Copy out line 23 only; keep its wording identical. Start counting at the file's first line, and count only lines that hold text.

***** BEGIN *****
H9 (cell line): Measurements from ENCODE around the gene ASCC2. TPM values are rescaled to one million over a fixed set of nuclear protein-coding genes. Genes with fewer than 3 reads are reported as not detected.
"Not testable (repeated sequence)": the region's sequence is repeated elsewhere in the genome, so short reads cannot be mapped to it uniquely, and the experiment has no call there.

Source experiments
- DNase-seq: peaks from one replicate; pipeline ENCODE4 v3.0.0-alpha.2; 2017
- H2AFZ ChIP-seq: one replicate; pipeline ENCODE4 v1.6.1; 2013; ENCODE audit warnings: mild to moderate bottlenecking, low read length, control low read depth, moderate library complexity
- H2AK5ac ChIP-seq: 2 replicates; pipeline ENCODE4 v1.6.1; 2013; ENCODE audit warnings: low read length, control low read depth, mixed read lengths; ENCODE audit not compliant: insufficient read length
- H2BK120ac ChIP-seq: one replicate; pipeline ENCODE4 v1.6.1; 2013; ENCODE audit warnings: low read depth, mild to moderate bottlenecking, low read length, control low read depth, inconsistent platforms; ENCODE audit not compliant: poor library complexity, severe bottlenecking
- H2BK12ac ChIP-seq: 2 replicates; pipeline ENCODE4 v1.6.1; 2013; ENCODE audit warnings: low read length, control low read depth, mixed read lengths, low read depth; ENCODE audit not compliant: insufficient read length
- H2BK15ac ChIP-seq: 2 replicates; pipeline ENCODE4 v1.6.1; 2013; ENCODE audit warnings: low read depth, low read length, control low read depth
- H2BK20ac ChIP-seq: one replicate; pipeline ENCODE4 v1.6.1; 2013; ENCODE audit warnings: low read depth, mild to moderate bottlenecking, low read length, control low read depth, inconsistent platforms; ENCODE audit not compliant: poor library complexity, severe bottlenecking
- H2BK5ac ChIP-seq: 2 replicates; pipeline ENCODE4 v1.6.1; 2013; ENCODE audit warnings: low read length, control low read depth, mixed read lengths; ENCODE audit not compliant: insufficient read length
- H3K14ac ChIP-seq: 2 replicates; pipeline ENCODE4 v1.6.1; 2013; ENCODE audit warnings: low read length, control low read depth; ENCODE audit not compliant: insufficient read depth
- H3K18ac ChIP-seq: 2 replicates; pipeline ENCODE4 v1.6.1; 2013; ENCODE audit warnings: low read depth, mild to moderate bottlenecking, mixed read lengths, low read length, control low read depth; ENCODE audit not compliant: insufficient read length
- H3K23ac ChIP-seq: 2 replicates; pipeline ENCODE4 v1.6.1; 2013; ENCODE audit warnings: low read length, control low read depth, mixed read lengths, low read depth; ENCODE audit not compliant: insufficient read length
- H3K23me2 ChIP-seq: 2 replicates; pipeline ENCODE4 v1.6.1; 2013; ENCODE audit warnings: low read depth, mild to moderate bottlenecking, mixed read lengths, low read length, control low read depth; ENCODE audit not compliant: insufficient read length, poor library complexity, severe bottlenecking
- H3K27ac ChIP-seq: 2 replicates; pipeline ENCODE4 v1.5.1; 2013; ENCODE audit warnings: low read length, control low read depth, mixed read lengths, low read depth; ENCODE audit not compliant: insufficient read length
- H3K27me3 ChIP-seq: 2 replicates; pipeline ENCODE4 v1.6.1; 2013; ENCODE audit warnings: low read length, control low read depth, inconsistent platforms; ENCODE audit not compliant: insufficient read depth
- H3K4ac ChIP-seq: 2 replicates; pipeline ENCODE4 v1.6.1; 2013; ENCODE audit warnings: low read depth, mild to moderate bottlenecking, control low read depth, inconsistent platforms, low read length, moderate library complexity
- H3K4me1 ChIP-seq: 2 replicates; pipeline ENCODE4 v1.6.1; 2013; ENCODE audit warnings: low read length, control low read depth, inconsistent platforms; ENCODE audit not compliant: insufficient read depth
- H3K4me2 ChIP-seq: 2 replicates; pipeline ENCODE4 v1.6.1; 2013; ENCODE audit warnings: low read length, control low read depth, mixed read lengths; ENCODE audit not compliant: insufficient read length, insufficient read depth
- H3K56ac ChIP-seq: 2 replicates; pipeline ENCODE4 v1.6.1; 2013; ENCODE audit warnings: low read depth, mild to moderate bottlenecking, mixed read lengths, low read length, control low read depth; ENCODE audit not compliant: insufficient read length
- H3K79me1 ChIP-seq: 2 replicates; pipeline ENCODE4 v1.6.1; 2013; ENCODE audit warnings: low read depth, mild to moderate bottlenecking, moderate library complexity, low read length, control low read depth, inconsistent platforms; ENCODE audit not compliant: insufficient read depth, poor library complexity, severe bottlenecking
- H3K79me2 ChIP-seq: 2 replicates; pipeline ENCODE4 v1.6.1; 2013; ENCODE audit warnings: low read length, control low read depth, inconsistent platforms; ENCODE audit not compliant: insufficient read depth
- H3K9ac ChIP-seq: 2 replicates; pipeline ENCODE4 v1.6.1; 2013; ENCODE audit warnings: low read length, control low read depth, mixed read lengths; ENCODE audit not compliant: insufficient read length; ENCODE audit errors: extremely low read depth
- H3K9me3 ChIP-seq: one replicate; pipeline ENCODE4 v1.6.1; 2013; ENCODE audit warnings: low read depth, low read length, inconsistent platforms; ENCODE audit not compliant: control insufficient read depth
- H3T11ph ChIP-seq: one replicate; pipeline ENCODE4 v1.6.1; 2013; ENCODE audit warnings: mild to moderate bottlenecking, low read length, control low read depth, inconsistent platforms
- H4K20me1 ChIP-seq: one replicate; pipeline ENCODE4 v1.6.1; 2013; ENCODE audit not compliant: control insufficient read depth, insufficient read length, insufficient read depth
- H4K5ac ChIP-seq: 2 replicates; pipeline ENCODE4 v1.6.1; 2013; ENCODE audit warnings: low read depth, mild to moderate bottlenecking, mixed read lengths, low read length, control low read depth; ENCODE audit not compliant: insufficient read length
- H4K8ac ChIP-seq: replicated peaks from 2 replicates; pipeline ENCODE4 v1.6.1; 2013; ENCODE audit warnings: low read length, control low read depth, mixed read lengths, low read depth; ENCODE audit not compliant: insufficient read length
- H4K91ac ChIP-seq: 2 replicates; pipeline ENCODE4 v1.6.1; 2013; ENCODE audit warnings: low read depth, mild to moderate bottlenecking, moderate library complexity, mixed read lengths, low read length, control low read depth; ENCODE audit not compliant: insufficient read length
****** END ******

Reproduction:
- H3K79me2 ChIP-seq: 2 replicates; pipeline ENCODE4 v1.6.1; 2013; ENCODE audit warnings: low read length, control low read depth, inconsistent platforms; ENCODE audit not compliant: insufficient read depth